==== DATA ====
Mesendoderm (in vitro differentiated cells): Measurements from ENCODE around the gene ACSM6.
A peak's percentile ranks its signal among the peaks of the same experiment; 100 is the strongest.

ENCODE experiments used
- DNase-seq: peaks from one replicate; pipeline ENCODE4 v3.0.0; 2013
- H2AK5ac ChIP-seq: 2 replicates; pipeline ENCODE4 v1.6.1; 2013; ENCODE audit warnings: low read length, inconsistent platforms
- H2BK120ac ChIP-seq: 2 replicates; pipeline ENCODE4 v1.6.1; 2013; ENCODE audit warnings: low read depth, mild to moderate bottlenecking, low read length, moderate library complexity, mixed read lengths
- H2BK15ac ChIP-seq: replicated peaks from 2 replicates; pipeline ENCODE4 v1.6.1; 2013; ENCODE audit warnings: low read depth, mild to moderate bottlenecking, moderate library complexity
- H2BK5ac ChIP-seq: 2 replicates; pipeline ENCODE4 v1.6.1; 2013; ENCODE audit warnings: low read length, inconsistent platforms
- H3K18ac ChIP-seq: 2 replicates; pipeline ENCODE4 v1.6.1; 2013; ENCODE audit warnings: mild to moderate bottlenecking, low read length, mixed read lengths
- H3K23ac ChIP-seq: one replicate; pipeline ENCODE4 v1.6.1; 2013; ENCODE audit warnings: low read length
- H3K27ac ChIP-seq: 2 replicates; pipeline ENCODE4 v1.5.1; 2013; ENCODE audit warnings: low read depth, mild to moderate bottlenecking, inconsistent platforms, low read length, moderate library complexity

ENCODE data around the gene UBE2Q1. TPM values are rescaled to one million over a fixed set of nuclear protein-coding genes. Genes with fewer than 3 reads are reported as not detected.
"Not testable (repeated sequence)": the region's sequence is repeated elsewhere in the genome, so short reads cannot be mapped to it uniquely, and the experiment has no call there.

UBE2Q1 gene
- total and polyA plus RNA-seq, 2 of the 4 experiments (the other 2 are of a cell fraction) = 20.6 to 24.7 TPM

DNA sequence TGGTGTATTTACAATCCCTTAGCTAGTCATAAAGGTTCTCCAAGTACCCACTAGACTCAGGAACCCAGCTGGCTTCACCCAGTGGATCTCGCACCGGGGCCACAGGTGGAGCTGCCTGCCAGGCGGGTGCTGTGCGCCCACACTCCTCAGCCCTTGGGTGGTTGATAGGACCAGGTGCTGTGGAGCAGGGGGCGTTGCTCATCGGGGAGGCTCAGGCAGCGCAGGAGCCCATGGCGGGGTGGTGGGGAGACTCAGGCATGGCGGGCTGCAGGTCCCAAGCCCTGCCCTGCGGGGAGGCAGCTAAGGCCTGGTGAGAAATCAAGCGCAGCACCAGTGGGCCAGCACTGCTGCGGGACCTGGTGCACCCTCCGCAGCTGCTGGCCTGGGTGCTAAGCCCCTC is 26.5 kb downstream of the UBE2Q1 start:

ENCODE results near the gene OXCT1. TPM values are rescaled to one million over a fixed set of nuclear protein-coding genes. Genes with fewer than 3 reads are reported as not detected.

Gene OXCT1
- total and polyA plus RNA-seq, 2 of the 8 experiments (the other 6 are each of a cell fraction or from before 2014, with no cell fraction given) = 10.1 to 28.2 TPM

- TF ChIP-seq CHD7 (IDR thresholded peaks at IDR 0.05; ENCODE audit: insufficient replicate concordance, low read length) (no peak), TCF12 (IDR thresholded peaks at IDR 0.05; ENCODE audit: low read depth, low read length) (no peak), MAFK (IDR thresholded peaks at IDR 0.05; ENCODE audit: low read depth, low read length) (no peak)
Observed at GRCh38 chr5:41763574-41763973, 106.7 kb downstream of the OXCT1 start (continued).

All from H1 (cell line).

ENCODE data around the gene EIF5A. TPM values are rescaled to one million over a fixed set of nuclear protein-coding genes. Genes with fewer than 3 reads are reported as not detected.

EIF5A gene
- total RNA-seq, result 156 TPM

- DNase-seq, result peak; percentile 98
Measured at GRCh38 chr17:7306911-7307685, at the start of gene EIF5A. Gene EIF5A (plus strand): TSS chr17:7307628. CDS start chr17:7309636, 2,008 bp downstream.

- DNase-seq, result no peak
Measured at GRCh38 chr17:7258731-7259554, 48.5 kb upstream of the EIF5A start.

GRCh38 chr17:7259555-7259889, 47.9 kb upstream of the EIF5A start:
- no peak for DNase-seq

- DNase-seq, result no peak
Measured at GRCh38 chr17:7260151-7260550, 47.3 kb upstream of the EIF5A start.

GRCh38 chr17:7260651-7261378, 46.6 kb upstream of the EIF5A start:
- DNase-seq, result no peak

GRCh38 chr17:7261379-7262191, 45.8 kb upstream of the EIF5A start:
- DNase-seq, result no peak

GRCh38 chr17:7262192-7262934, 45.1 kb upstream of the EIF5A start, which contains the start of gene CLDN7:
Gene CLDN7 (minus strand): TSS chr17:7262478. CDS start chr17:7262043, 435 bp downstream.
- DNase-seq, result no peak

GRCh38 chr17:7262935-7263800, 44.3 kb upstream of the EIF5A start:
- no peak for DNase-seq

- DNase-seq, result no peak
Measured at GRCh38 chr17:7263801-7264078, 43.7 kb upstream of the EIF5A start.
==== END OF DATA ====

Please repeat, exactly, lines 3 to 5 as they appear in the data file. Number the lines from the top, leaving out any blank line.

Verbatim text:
ENCODE experiments used
- DNase-seq: peaks from one replicate; pipeline ENCODE4 v3.0.0; 2013
- H2AK5ac ChIP-seq: 2 replicates; pipeline ENCODE4 v1.6.1; 2013; ENCODE audit warnings: low read length, inconsistent platforms